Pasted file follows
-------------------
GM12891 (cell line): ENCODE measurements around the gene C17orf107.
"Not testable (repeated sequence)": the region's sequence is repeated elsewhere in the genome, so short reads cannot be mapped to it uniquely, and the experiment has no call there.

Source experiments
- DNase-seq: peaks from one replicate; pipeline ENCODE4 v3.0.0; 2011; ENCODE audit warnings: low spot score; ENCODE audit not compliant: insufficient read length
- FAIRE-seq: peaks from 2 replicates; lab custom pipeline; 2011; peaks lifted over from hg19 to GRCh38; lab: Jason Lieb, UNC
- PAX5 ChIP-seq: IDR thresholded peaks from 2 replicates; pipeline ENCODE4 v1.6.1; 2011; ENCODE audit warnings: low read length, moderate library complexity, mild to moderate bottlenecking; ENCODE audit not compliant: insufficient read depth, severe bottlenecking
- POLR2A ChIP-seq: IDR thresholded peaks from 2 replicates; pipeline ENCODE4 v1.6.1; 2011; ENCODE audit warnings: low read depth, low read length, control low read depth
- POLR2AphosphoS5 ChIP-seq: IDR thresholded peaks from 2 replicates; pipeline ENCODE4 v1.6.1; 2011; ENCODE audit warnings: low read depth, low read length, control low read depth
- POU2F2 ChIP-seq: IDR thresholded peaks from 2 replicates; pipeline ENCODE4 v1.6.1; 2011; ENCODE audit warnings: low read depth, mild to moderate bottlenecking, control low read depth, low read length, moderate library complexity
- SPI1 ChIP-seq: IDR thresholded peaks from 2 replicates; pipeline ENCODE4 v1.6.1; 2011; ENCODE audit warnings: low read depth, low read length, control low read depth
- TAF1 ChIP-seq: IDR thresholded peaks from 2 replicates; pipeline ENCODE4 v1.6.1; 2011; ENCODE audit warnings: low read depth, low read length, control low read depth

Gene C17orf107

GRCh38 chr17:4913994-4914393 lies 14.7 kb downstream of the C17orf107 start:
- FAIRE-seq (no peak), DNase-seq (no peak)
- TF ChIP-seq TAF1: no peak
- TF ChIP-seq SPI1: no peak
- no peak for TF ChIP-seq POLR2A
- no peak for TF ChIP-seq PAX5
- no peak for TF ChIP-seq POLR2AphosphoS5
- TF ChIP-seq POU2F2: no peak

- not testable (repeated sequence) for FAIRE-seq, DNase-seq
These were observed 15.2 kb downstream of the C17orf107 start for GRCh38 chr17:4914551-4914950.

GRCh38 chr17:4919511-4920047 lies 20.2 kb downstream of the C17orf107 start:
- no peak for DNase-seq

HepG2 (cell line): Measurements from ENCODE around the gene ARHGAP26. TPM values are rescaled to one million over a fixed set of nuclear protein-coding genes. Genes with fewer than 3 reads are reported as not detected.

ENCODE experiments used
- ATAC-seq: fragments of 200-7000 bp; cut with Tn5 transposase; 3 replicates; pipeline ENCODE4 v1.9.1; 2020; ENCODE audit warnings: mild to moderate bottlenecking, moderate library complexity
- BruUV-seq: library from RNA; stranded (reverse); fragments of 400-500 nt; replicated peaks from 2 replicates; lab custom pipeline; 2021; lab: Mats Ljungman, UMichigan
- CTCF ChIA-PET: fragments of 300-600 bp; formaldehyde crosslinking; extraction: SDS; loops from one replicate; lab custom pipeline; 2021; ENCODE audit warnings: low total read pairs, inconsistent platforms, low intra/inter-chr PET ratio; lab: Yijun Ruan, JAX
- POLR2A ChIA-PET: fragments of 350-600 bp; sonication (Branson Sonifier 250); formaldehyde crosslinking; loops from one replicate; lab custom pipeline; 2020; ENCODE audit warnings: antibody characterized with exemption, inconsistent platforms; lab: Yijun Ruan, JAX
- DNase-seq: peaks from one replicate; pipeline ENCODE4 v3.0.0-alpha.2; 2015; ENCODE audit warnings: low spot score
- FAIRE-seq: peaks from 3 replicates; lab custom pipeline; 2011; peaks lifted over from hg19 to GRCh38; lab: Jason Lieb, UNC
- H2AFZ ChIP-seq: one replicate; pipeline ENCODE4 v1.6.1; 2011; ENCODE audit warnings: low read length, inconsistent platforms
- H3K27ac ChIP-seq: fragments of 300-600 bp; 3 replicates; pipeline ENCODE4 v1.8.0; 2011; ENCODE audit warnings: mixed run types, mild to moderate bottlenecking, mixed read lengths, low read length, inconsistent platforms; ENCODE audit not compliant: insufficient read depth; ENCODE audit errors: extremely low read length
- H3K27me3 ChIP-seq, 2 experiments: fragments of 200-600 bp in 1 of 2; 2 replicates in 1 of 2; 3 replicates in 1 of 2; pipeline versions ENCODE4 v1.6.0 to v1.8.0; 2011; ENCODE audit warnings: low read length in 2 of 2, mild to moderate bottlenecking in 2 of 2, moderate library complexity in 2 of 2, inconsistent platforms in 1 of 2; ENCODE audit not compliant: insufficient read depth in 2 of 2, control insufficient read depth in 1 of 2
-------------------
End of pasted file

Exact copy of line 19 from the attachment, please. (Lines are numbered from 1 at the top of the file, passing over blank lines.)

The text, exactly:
- no peak for TF ChIP-seq POLR2AphosphoS5